afrol News, 15 December - As the UN's General Assembly today swore in Ban Ki-moon as the 8th United Nations Secretary-General, sub-Saharan Africa's and Ghana's first-ever 10-year leader of the world body is praised for his great efforts to move the African continent forward. Kofi Annan put African development on the world's agenda like no other leader, but also failed to show strength at many important crossroads.
Mr Ban today outlined his priorities when he is to take over Mr Annan's office on 1 January. His foremost aim was to "restore trust" in the UN and among UN members. But the new UN chief also revealed geographical preferences when meeting the press after his inauguration ceremony. The Middle East was singled out as a priority, and on other regions, Mr Ban especially mentioned ongoing conflicts such as Darfur, while signalling a stronger attachment to US foreign policy aims.
Outgoing UN leader Annan, on the other hand, had made his major focus the eradication of poverty. While poverty always was the centre of Mr Annan's thoughts, he saw the important issues of peace, health and environment in that perspective. And it was a very much African perspective, something the UN Secretary-General never tried to hide.
During Mr Annan's ten years at the UN's steering wheel, the world body therefore has been very engaged in helping African and other nations to end their conflicts, assure peace and democracy, fight epidemics, secure a good environment and find donors to fund development - all in a perspective of fighting poverty. Mr Ban, at a first glimpse, signals he will focus more on preventing and mediating conflicts - for the sake of peace alone.
But what has Mr Annan achieved for Africa during his chieftaincy? The biggest victories have been ending the great regional wars in the Great Lakes and in West Africa, bringing in one record-large UN peacekeeping mission after another to secure peace in Sierra Leone, Congo Kinshasa, Liberia and Burundi.
It needed the firm dedication of Mr Annan to be able to send such expensive and effective missions to Africa - a region that previously always had been ignored when it came to peace-building. Mr Annan did not accept that only political hotbeds with great media attention in donor nations - as the Middle East, Korea and Cyprus - should be granted effective peace-building, while the world accepted Africa as a "hopeless" region where one had to expect wars anyhow.
His insistence on taking African conflicts seriously - even if they were without the greatest impact on global security or trade - was not an easy task. The sending of enormous troop contingents to Sierra Leone came in the aftermath of the disastrous UN-US intervention in Somalia - which had crippled Western interest in getting militarily involved in Africa - and the UN's greatest failure ever; preventing the Rwanda 1994 genocide.
The Rwanda genocide also marked Mr Annan strongly. While he was not yet UN Secretary-General, he was in a position at the UN where he should have done more and done it faster. Many observers have seen Mr Annan trying to make up for this fatal 1994 error by fighting strongly for effective UN peace missions in other African countries.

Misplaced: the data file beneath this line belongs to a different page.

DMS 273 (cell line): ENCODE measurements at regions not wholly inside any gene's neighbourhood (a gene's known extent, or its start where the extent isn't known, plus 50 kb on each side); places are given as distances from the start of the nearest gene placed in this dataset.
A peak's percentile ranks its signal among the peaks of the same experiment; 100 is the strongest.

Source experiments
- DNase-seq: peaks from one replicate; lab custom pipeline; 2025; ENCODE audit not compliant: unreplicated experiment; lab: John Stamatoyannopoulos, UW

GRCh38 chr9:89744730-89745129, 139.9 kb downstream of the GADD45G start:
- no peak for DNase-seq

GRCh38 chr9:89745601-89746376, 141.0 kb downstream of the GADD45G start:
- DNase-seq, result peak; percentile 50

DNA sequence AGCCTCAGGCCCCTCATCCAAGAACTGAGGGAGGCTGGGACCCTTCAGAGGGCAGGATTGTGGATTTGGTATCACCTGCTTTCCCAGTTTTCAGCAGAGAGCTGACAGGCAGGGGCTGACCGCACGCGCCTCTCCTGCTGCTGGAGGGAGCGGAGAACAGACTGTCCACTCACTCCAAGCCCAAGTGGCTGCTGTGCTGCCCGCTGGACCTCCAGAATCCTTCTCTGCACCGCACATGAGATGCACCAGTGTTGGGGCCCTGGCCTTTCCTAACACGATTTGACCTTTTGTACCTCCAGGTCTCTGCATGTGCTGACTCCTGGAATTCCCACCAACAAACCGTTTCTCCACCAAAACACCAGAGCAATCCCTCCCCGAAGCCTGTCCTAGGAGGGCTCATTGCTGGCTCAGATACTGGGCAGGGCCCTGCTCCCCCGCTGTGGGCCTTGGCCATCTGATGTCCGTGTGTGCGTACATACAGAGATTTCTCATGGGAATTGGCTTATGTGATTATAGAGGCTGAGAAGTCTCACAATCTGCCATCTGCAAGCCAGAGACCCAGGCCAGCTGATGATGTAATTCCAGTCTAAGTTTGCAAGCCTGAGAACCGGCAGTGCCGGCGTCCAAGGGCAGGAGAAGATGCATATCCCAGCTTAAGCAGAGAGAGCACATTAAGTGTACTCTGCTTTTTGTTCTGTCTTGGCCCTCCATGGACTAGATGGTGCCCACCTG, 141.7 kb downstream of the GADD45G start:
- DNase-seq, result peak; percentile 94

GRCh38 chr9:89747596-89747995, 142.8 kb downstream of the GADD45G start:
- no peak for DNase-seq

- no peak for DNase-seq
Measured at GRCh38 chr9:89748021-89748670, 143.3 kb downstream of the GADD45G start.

But Mr Annan's greatest failures are also related to African conflicts. The conflicts in Darfur and Western Sahara demonstrated his inability to show strength and his poor power base. Outside Africa, the Iraq war proved this even stronger.
The Ghanaian, without the backing of any powerful home country, during his ten years in New York mostly was held as a hostage of US foreign policy interests and - less often - of other great powers. In Darfur, Mr Annan became too attached to the Washington administration's radical approach to Sudan, leaving him without confidence in Khartoum. In Western Sahara, Mr Annan was willing to disregard UN resolutions and international law by letting the stronger part - Morocco - setting the agenda. As a US-supported initiative led by James Baker gave up on the conflict, Mr Annan also lost his interest.
But Mr Annan has done much more for Africa than trying to resolve conflicts. Fighting poverty being his top agenda, the outgoing UN Secretary-General will always be remembered for his Millennium Summit, which reached a decision to halve poverty in the world by 2015, halt the spread of AIDS and provide universal primary education. The UN's Millennium Development Goals have "galvanised unprecedented efforts to meet the needs of the world’s poorest," in Mr Annan's words.
The other prime mark Mr Annan has set of African history is the war he has declared on the AIDS pandemic. He has dedicated himself to establish a global multi-million dollar fund to fight AIDS and tuberculosis in Africa and has made uncountable appeals to donors to finance his crusade against the disease and affordable AIDS drugs. Due to his work, AIDS awareness has risen sharply in Africa and awareness of Africa's AIDS crisis has risen throughout the world.
Mr Annan's greatest legacy therefore has been to put African issues on the world agenda, despite an initial disinterest among other, more powerful regions. His other main legacy - the strengthening of the UN's position on world policies - may assure that African issues stay on the world agenda while the UN will have to wait decades for another African chief.
Mr Annan therefore will be remembered as one of Africa's great sons. Happy retirement, Mr Annan!
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